I once heard this hymn played on the streets of Chinatown (Chicago) by six tuba players one morning for what seemed like a funeral. It was one of those dumb-struck moments for me. The Sinking of the Titanic was written in 1969, performed for like 20 years, recorded multiple times and then Bryars found an unused water tower to record the final version. The band performed in the basement and the empty top floor was used as a reverb chamber. I love the fact that the piece is really just a hymn tune that is extended and given more space by incorporating what he thought to be its slow descent. Say what you want about his later compositions, for me, no one records strings better than Gavin Bryars. Add the fact that his curiosity included music generated and reverberated in what he called the “more sound efficient” medium of water. It seems like no contest.
Exciting things are happening in Edmonton. Laptop musician Mark Templeton released the eloquent and entrancing Standing on a Hummingbird on fledgling Anticipate Recordings last month, and it's been slowly growing on us here at Dusted HQ. His molding of acoustic, found sound and digitalia resembles the more melodic moments of Fennesz's work without sounding redundant. For those from his part of the Great White North, Templeton will host a CD release party at the Whitemud Crossing Edmonton Public Library Theatre on March 16th.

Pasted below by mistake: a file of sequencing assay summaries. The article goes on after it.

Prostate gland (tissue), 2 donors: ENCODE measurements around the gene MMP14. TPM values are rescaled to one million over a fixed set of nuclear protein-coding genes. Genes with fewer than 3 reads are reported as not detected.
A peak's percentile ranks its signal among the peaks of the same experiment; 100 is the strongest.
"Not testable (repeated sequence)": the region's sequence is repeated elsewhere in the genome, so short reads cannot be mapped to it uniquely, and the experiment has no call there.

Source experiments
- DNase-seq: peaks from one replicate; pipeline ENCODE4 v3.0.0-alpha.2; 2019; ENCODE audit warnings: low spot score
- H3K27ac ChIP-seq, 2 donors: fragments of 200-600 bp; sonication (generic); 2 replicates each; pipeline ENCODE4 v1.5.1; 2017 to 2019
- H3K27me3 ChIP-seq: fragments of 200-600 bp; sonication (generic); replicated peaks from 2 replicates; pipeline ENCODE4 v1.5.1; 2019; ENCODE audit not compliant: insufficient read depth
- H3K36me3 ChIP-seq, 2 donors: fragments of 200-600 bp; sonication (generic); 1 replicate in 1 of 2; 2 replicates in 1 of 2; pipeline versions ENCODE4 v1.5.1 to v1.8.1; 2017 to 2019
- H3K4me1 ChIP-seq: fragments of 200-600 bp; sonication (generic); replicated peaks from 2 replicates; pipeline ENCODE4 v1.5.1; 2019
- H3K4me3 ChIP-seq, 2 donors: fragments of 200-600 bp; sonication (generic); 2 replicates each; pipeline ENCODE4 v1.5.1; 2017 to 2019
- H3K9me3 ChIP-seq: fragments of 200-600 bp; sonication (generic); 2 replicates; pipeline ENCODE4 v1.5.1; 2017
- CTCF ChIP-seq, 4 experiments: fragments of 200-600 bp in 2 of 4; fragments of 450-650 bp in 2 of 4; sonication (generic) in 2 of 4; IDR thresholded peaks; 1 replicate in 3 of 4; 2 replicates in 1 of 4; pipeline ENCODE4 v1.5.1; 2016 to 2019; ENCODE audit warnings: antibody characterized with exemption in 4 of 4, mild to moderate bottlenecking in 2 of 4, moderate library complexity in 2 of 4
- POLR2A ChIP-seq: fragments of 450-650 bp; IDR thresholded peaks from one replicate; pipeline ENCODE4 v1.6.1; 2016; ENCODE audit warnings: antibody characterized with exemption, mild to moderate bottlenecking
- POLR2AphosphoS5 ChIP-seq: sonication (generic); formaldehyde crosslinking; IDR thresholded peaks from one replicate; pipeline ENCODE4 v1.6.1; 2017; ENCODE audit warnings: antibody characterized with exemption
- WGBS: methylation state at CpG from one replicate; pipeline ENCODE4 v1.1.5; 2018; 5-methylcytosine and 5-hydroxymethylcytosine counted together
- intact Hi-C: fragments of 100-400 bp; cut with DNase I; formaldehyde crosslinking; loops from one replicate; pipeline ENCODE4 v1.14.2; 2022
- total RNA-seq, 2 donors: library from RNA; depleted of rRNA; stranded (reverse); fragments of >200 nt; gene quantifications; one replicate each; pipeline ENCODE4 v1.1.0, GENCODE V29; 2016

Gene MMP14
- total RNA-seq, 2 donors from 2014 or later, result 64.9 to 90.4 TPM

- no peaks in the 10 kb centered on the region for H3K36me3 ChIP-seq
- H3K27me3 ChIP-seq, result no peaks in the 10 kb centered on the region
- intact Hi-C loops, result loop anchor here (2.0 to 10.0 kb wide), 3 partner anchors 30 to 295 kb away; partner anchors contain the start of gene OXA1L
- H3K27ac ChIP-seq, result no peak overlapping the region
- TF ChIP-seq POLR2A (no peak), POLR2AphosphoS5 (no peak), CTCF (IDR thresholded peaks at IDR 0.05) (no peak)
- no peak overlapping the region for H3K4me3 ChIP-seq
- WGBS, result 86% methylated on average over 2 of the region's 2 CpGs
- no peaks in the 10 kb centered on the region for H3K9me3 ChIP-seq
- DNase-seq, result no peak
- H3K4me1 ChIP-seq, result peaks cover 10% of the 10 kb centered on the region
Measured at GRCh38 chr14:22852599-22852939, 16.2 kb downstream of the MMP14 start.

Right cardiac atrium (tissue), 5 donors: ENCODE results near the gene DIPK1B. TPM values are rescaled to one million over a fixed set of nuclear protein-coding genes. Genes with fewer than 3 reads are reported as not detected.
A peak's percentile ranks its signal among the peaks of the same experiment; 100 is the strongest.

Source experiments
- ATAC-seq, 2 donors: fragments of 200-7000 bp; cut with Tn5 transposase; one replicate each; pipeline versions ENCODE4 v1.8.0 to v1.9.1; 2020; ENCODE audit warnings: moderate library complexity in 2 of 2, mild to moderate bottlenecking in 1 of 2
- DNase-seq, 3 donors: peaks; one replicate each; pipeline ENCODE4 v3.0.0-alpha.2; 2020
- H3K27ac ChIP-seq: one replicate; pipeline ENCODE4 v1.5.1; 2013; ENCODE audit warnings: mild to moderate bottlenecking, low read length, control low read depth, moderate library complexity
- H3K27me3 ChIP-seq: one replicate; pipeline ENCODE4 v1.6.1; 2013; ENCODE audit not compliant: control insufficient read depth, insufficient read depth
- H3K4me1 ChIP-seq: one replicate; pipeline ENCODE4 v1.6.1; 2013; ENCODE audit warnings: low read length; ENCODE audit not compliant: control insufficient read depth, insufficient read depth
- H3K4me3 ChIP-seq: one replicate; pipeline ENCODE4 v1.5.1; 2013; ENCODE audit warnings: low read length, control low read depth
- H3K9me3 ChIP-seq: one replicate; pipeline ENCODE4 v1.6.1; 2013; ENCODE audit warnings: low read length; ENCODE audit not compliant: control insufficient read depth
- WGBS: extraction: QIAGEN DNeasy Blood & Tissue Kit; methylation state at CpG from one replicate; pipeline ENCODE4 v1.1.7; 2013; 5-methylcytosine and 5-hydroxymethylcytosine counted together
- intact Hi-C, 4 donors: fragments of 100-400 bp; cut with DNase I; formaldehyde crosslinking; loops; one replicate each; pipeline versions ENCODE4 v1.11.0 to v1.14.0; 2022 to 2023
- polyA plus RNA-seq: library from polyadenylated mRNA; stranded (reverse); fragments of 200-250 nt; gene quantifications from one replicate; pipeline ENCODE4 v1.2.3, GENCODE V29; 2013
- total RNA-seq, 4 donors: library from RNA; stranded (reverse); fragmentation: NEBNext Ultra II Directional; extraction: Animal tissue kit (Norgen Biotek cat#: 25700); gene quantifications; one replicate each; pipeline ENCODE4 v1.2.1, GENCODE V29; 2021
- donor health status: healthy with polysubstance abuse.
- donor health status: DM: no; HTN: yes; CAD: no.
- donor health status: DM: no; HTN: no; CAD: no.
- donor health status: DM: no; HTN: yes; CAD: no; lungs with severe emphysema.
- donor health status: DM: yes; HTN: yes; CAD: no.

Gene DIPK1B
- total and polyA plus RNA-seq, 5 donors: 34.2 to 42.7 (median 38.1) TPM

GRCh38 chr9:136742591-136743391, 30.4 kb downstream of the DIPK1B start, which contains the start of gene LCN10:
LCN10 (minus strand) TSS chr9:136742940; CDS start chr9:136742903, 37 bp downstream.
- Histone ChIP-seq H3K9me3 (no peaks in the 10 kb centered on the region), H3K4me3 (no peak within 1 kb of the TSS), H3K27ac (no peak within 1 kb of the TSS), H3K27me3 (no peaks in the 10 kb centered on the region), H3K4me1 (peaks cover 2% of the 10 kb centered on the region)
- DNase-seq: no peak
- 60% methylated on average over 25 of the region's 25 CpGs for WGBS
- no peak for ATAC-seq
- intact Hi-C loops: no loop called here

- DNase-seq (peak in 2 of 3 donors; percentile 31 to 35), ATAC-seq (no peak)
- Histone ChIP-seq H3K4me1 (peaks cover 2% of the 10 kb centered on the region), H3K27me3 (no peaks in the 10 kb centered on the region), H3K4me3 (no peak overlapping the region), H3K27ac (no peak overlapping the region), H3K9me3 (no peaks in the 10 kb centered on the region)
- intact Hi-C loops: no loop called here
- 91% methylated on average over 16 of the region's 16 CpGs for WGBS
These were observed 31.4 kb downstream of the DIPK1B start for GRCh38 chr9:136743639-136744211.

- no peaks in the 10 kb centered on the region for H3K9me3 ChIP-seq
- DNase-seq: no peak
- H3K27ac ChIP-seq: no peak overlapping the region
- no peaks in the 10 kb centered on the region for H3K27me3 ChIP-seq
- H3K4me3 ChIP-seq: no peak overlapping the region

1. Beach Boys - Pet Sounds” CD (Capitol Records, 1966)
My parents introduced me to the Beach Boys as a healthy alternative to KISS. The entire neighborhood loved the band and even went so far as collecting KISS dolls and trash cans. Although I continued to listen to KISS in secret, much to my dismay, I started to love the Beach Boys mesmerizing harmonies and melodies.
2. Weezer - “S/T” (Blue Album) CD (Geffen, 1994)
The first time I heard the “Blue Album” I was in high school. I recently listened to it again and was surprised how deftly lead singer and guitarist, Rivers Cuomo, arranged the songs around simple triadic structures.
3. JJ Cale - Naturally LP (Shelter, 1972)
This was one of the few records my dad didn’t get rid of after converting to Christianity, thank God! I appreciate the lax vocal and guitar approach that JJ Cale uses. At a time when vocal grit seemed to rely on range and volume he just laid back and sang. I learned so much about the neck of the guitar through playing to this record.
4. Leo Kottke - Greenhouse LP (Capitol, 1972)